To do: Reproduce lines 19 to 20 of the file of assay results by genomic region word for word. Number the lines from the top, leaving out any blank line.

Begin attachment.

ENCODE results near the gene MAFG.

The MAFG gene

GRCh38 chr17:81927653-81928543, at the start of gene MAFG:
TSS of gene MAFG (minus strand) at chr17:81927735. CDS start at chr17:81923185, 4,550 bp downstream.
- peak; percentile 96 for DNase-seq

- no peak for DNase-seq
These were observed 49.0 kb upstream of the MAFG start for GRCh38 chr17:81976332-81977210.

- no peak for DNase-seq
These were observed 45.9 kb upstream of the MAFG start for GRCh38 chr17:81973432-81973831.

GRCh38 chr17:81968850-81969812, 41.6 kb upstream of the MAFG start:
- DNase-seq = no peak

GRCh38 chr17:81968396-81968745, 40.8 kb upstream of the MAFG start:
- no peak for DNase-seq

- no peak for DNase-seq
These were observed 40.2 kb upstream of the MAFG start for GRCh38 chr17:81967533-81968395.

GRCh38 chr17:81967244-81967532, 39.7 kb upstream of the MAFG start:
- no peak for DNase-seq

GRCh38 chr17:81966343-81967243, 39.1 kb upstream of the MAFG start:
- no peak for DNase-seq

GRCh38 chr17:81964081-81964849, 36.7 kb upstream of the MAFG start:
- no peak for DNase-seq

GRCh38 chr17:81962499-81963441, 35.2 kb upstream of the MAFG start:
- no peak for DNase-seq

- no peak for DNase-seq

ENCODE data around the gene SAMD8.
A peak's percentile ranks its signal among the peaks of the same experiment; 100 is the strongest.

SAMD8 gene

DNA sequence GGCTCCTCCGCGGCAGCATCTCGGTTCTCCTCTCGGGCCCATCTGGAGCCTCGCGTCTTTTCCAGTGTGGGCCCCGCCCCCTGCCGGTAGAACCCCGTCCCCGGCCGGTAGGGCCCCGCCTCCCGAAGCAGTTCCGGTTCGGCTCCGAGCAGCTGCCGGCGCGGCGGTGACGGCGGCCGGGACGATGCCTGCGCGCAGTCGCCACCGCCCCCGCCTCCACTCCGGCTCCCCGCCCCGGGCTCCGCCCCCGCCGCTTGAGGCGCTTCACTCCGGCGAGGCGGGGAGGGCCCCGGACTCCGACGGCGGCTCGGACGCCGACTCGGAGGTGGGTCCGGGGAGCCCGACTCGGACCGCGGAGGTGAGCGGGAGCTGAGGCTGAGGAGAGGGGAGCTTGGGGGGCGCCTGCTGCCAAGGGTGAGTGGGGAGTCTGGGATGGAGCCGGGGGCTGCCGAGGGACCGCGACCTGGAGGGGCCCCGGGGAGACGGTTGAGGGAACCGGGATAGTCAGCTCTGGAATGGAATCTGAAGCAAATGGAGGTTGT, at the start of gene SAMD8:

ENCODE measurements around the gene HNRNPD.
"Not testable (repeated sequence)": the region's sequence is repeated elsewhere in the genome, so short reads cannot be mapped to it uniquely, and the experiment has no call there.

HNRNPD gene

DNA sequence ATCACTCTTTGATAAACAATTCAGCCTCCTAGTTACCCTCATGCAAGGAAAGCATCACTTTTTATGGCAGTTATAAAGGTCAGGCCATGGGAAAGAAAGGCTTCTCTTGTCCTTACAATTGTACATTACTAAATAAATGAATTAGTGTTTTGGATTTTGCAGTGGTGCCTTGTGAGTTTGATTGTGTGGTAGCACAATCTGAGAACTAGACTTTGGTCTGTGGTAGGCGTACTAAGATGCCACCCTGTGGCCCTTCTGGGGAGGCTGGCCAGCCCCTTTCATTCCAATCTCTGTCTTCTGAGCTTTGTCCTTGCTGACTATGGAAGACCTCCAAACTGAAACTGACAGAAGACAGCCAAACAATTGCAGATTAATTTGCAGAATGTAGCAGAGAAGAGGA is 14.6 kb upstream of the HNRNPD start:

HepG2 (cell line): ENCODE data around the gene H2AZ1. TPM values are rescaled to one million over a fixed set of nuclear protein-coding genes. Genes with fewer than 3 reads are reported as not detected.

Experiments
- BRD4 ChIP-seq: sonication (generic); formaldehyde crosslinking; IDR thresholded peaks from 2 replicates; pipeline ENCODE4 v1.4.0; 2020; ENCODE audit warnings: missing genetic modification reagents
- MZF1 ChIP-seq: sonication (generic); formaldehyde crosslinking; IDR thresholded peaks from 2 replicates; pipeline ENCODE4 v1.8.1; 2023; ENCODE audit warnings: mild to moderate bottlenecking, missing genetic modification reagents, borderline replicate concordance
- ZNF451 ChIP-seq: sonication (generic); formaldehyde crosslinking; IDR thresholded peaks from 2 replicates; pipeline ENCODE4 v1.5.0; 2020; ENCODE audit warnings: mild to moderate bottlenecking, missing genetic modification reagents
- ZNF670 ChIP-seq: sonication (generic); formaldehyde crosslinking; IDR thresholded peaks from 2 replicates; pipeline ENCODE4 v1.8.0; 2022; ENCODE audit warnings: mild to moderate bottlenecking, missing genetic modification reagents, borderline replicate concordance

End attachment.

- no peak for DNase-seq

GRCh38 chr17:81964081-81964849, 36.7 kb upstream of the MAFG start: